Mandatory Pain Assessment in a Pediatric Emergency Department: Failure or Success?
Pain control is a priority in patient evaluation. Despite the proliferation of guidelines, pain is still underassessed and undertreated, especially in children. To improve efficiency and to adhere to best medical practice, our triage software was upgraded; it included mandatory pain scoring for the admission of a child to the pediatric emergency service, thereby limiting the chances of overlooking a child experiencing pain. We conducted this study to verify the effect of routine versus mandatory pain scoring on pain management under the hypothesis that mandatory pain assessment would improve reevaluation and pain treatment.
This retrospective case-control study was conducted in our Pediatric Emergency Department (ED). We collected data with regard to pain assessment and reassessment at triage and during the entire stay in the ED, and also with regard to the drugs eventually administered. We reviewed the charts of 1274 patients admitted with the older triage software and those of 1262 patients admitted with the newer triage software (intervention group).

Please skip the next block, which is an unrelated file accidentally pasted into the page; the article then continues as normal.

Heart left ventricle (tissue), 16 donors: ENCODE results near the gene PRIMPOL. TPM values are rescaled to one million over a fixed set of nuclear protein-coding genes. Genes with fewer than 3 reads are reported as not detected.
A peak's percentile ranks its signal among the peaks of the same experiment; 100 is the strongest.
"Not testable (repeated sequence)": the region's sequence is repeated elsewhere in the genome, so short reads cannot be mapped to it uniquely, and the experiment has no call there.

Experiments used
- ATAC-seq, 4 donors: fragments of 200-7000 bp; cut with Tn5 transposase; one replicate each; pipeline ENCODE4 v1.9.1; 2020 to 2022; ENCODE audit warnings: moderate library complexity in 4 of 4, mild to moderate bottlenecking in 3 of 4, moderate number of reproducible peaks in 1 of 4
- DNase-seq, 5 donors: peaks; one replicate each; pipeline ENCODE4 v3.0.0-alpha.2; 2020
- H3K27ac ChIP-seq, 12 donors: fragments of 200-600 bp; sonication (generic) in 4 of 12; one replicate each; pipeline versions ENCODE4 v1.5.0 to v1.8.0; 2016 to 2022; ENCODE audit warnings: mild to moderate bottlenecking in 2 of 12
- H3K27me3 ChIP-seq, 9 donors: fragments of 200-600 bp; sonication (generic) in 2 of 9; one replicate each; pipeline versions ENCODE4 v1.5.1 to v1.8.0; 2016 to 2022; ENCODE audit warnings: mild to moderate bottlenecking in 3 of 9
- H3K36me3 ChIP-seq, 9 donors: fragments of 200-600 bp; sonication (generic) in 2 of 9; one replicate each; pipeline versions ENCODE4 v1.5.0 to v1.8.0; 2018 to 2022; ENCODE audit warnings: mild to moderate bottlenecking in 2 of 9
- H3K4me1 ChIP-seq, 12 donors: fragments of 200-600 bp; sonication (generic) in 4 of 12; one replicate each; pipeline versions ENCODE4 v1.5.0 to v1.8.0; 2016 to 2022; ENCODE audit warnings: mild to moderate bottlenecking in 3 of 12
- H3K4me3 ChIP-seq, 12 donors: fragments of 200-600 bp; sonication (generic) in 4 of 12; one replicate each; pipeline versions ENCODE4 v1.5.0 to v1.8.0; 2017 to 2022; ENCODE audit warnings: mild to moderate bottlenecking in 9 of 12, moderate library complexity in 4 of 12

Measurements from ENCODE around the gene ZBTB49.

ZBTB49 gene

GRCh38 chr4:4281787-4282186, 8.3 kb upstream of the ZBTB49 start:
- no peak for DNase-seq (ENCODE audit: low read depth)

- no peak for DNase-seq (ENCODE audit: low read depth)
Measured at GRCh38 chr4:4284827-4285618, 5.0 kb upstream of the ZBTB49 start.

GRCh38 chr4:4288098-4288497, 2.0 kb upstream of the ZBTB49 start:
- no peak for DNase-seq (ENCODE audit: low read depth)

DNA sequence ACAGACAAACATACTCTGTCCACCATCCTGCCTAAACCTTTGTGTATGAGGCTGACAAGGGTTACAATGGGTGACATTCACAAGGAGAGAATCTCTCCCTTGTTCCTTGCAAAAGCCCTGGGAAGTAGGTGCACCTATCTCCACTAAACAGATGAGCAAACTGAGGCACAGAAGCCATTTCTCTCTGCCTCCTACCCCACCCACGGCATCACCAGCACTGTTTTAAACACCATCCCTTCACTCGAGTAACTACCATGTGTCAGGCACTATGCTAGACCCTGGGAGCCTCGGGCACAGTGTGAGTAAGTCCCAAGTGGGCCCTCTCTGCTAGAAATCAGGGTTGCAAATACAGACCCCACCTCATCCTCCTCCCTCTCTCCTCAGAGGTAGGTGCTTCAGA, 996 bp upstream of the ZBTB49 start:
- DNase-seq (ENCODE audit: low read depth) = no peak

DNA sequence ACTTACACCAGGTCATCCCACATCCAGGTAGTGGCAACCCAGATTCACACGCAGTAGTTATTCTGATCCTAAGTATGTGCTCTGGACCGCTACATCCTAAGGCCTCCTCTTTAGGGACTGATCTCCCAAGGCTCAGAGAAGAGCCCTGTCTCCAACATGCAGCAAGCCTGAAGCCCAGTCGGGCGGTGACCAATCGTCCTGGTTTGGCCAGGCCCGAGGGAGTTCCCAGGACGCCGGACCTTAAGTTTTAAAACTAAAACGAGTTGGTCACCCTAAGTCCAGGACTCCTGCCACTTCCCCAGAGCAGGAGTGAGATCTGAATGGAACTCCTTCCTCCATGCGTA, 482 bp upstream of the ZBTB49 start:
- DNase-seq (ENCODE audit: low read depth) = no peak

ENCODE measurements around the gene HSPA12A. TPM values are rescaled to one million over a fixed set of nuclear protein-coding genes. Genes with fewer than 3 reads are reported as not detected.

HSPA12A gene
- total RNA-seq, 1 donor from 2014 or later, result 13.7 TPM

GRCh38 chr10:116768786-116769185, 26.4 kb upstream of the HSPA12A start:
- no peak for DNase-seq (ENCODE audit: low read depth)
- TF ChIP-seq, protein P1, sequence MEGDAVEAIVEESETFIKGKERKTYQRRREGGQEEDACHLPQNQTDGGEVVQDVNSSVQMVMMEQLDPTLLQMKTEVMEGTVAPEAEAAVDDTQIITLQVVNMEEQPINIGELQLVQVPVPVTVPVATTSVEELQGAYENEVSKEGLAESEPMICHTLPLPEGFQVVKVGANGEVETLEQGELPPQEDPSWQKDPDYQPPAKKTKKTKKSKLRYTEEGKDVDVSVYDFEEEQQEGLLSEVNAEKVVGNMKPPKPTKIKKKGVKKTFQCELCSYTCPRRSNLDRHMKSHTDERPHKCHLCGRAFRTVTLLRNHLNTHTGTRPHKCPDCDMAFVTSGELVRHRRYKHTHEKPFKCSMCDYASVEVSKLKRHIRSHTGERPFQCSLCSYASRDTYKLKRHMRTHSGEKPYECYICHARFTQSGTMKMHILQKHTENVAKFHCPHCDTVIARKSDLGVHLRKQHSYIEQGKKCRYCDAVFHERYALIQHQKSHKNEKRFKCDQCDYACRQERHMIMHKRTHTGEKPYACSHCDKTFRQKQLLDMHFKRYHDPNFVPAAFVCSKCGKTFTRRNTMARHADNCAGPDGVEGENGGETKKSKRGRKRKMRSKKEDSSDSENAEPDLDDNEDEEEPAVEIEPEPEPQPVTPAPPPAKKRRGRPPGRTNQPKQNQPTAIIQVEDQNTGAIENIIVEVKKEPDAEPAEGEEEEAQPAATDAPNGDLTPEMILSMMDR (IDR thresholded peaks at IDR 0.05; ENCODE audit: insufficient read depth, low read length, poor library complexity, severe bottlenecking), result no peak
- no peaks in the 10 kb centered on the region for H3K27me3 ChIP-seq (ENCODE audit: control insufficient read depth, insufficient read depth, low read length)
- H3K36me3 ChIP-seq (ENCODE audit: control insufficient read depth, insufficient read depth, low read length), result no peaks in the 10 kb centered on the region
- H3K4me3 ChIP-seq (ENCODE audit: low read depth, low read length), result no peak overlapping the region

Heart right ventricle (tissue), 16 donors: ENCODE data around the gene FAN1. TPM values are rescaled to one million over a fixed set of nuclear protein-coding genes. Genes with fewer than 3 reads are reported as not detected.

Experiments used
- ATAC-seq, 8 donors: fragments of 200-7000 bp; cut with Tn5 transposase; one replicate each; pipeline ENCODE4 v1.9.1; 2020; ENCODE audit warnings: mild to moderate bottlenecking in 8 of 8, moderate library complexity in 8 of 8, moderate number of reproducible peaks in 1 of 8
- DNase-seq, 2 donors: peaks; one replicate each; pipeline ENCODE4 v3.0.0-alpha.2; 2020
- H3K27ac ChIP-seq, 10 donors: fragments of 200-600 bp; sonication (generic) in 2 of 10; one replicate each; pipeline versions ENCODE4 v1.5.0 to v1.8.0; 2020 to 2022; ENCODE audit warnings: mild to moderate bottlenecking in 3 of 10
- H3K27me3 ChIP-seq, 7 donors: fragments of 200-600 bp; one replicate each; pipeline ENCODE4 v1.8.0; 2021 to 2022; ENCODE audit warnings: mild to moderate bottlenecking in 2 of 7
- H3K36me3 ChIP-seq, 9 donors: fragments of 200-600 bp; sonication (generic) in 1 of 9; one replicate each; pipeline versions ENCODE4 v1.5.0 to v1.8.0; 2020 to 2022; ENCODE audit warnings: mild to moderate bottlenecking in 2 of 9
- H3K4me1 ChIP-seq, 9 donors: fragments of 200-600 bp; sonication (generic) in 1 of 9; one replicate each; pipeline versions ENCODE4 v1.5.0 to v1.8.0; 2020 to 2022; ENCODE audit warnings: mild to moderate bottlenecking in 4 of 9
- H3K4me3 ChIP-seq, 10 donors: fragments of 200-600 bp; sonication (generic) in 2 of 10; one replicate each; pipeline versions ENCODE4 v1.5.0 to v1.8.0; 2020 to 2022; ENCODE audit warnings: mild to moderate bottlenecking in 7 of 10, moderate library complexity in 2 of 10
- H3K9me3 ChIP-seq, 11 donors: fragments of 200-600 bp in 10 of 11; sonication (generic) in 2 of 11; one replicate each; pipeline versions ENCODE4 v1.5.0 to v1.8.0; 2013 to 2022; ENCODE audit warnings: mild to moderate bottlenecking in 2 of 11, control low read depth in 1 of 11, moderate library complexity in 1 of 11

Pain was evaluated significantly more frequently in the intervention group at triage, during the medical evaluation, and at discharge. In the intervention group, a smaller percentage of patients were treated for pain at both triage and during their stay in the ED (P=0.078 and 0.048). Pain reassessment resulted lower in the intervention group (P<0.01).
Mandatory pain assessment improved the pain evaluation rate. This did not, however, translate into better treatment and management of pain in the pediatric emergency setting.
Document Type: Research Article
Affiliations: 1: Department of Medicine (DAME), “S. Maria della Misericordia” Academic Hospital, University of Udine 2: Department of Medicine (DAME), Faculty of Medicine, University of Udine 3: “S. Maria della Misericordia” Academic Hospital, Udine, Italy
Publication date: October 1, 2019